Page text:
Why Are People Still Dying at Music Festivals?

This year's Australian music festival season has begun badly. It started on November 28 when pharmacist Sylva Choi died after drinking MDMA dissolved in water at Stereosonic in Sydney. Then, only one week later at Adelaide's Stereosonic, Stefan Woodward was rushed to the hospital after taking ecstasy, only to die hours later. These cases bring the number of drug-related deaths at festivals to a total of six nationally, since November last year.

So what the hell is going on? With so much information on mitigating drug risks for users, event organizers, and law enforcement, why are people still dying?

A recent study based on data from the United Nations Office on Drugs and Crime showed that per capita Australian adults are leading the world in ecstasy consumption. But in European nations like the Netherlands, where party drugs are notoriously popular, similar stories don't seem so common.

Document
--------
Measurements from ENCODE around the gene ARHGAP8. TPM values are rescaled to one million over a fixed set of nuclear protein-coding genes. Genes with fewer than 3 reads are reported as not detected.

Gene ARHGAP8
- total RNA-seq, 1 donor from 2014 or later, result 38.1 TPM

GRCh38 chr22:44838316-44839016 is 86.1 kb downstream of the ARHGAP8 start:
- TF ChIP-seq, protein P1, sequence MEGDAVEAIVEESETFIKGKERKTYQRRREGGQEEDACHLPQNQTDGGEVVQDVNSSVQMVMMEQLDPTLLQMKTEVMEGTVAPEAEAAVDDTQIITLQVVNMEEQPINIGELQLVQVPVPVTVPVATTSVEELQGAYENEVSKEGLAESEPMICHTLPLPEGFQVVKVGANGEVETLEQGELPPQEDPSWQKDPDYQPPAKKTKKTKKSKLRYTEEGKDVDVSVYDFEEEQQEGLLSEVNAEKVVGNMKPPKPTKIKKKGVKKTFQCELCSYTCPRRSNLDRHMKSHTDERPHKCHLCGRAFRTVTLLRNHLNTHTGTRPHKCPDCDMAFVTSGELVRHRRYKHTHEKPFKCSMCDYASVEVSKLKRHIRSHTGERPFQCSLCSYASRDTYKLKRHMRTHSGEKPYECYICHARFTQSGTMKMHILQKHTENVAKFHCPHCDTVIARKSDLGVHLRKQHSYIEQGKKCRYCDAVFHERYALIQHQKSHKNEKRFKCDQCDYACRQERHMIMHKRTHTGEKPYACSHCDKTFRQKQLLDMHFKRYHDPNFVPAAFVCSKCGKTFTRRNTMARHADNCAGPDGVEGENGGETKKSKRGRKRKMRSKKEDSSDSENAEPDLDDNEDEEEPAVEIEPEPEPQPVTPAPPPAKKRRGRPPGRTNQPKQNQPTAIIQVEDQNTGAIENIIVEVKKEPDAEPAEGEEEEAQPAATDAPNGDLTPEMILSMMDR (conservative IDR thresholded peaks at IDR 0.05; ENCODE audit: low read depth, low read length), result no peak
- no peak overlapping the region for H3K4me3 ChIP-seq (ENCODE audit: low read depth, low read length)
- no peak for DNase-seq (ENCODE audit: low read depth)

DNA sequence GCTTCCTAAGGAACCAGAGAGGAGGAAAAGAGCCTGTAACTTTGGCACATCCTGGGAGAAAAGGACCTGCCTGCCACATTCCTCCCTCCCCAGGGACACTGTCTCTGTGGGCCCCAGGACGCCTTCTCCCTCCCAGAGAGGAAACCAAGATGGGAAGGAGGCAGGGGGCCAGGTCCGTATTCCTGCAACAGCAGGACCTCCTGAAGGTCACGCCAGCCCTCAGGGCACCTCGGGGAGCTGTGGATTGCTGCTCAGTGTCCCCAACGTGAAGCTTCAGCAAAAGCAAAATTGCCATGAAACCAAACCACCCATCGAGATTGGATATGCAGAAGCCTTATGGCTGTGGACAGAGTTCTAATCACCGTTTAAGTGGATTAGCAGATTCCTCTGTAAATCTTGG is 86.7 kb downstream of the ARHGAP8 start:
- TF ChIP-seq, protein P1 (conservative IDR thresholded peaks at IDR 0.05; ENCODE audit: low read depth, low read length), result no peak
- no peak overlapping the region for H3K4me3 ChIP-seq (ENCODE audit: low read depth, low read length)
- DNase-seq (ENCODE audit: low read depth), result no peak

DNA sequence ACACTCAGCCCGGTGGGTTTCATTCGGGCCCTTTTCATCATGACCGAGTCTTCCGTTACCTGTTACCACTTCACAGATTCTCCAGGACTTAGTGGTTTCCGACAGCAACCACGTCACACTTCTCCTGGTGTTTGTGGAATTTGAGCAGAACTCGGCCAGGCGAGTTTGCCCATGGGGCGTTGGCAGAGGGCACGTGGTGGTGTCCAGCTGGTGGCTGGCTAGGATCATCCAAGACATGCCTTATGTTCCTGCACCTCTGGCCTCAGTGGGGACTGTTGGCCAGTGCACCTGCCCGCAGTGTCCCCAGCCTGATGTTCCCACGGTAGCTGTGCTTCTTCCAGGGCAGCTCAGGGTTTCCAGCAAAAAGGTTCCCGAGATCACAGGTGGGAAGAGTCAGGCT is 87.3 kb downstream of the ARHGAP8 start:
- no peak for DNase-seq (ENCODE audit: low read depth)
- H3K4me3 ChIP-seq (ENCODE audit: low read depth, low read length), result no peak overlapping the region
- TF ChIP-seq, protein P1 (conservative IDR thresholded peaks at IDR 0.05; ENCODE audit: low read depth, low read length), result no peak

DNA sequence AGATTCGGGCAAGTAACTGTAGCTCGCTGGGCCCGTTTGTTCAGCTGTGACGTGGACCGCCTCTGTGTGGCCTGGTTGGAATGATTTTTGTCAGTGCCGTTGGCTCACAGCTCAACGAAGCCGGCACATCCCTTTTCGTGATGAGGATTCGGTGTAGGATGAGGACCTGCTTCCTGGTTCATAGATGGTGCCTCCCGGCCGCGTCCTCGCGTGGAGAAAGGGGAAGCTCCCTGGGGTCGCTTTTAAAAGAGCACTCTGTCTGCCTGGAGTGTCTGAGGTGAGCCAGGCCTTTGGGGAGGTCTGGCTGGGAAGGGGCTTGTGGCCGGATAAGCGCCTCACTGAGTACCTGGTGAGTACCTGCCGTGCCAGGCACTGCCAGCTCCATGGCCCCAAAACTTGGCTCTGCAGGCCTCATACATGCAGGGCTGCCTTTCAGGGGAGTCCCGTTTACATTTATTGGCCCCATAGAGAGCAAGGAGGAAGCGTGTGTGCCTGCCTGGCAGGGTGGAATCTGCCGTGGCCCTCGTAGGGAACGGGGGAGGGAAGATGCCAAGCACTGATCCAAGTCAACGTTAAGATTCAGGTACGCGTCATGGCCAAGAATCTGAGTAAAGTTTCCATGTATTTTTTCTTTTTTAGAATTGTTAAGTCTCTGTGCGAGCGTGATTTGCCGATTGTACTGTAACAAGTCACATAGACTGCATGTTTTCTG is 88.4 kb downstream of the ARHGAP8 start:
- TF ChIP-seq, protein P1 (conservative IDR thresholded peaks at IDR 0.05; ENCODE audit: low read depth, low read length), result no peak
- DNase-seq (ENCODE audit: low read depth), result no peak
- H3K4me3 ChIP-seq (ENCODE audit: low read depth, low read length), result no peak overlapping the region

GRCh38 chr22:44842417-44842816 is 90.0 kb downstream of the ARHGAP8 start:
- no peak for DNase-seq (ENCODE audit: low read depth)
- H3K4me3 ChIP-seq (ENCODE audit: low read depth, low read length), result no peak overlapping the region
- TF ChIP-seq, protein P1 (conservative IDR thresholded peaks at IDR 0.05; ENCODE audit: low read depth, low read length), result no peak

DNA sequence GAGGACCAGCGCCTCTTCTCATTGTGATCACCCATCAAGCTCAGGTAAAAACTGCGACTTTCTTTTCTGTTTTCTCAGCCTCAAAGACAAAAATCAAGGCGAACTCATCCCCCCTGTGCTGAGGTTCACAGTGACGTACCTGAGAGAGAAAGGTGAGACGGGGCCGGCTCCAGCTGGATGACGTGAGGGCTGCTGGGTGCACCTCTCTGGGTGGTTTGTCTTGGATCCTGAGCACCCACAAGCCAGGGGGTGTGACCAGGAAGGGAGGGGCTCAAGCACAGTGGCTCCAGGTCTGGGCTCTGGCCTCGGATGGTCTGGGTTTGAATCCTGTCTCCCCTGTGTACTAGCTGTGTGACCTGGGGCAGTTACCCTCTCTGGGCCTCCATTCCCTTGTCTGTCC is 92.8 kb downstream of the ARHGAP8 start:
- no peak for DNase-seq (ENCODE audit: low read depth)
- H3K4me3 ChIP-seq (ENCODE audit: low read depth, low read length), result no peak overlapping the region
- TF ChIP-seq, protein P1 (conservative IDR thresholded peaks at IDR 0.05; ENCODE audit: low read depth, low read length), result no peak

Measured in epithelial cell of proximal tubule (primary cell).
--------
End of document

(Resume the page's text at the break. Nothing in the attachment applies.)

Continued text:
In the case of 19-year-old Stefan Woodward, the police put the incident down to a dodgy batch of pills. This scenario has been of concern for many years. Individuals believe they're purchasing drugs containing MDMA, but instead they contain another psychoactive substance, such as PMA, which is similar in effect, but much more toxic and potentially harmful.

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